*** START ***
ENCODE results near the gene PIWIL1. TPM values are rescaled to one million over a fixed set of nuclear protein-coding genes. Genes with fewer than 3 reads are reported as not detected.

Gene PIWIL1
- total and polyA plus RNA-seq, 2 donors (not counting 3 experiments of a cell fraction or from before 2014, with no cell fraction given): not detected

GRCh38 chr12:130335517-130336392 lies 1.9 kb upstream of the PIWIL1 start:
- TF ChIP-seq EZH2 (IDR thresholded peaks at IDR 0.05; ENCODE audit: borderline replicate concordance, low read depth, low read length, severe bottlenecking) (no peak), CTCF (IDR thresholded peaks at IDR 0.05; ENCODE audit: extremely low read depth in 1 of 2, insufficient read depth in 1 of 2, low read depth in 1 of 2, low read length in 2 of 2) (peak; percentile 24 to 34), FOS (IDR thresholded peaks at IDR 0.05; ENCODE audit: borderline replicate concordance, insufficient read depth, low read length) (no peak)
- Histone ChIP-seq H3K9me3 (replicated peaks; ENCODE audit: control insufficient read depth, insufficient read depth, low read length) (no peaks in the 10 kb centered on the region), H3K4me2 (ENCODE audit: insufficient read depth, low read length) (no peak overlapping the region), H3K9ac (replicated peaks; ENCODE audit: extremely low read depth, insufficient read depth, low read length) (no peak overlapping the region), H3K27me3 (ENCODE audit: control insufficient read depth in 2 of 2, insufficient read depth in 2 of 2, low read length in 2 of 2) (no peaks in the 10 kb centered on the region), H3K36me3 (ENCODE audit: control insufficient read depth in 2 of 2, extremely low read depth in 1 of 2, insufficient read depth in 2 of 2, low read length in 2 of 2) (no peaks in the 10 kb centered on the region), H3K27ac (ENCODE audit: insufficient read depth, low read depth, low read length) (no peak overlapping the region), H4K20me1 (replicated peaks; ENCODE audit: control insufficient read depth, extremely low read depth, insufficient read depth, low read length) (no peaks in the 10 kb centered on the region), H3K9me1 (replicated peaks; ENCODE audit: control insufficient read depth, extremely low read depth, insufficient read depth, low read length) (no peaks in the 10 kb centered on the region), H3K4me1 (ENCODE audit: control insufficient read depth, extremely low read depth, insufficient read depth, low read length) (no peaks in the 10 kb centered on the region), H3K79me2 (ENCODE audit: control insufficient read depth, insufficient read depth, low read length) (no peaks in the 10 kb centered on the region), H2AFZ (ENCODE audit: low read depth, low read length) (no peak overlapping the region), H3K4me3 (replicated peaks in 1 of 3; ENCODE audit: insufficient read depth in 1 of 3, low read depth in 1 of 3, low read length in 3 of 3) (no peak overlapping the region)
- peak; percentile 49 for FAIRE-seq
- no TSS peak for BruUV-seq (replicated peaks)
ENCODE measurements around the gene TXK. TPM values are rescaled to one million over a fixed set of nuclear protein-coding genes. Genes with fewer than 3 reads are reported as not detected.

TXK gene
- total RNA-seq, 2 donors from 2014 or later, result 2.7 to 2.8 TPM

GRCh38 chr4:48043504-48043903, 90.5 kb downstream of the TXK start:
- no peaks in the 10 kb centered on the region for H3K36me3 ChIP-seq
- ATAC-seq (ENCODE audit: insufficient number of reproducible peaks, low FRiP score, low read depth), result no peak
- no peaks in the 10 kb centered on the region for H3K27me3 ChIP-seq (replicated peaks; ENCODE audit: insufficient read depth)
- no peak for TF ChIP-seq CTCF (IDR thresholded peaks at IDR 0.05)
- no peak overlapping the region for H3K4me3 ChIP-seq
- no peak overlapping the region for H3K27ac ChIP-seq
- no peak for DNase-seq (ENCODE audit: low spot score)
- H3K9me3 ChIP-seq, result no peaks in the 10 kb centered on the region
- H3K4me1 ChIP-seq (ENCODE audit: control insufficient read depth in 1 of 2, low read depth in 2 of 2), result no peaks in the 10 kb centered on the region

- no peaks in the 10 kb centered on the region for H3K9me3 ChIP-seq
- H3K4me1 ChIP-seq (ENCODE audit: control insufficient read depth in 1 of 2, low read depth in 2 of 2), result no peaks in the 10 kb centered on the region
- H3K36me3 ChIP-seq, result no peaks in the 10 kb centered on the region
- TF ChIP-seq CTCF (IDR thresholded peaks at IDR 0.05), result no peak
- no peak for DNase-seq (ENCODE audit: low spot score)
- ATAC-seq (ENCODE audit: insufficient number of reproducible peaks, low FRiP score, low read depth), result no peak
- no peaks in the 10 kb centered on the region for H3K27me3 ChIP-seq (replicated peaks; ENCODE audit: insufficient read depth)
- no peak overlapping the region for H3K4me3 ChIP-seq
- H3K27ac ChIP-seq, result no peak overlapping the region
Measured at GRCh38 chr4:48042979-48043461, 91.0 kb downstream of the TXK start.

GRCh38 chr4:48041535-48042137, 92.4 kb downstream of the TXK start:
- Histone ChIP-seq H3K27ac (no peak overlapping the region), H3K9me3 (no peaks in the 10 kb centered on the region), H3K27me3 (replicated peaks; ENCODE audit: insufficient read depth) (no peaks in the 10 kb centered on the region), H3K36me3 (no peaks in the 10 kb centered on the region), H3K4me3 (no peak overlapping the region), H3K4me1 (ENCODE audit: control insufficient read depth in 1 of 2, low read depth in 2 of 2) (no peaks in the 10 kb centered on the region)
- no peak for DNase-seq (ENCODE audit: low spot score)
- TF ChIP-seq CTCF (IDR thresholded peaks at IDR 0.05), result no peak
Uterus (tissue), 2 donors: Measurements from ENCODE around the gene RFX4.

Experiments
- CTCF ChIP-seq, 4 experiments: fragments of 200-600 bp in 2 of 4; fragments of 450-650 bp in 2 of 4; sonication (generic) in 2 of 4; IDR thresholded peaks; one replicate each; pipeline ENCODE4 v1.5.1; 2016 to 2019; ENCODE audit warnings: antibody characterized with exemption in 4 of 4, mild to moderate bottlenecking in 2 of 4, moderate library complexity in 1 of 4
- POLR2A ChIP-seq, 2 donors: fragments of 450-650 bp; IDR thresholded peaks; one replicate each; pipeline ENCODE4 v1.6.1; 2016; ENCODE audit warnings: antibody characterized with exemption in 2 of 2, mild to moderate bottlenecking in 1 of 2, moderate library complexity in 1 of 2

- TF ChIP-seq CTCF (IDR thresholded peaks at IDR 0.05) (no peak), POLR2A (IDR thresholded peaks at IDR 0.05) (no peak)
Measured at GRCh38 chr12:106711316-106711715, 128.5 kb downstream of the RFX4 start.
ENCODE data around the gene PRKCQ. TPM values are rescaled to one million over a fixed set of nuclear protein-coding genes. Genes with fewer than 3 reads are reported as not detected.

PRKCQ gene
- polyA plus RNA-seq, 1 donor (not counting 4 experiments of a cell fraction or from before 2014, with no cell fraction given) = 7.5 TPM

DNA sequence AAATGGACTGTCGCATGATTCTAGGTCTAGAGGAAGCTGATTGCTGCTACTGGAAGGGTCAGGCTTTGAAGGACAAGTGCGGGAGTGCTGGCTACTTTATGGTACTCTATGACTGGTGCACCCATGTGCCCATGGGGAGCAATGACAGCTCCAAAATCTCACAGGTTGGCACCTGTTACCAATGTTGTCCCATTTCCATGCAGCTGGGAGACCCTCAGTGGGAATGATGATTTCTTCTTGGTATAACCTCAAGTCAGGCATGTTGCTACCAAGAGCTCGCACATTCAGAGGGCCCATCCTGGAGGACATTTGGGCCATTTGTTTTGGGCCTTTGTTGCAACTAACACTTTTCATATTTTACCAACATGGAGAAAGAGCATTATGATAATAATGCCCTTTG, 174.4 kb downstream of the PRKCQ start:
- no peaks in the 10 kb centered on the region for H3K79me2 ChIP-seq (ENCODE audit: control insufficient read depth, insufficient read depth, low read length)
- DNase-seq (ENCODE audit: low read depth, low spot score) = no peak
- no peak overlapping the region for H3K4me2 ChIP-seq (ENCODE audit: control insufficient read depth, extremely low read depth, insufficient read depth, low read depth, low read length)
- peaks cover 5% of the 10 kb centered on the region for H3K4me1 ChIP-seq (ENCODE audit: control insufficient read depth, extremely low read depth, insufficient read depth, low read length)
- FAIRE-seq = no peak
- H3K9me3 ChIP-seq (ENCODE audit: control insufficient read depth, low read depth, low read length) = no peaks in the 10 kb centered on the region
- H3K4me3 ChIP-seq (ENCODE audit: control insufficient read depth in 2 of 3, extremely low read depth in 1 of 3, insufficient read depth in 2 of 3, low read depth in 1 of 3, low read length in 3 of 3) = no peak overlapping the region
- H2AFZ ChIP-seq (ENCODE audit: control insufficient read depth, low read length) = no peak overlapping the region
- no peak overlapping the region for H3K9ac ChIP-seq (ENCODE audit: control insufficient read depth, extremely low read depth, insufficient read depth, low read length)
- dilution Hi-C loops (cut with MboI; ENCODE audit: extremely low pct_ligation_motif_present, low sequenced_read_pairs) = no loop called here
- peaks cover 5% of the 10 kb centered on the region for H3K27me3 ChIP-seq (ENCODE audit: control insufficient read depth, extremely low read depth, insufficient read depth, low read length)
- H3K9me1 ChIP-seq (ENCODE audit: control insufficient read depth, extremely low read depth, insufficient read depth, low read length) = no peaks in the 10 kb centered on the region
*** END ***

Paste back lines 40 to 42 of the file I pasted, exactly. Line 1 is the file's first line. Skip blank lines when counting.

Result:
- TF ChIP-seq CTCF (IDR thresholded peaks at IDR 0.05) (no peak), POLR2A (IDR thresholded peaks at IDR 0.05) (no peak)
Measured at GRCh38 chr12:106711316-106711715, 128.5 kb downstream of the RFX4 start.
ENCODE data around the gene PRKCQ. TPM values are rescaled to one million over a fixed set of nuclear protein-coding genes. Genes with fewer than 3 reads are reported as not detected.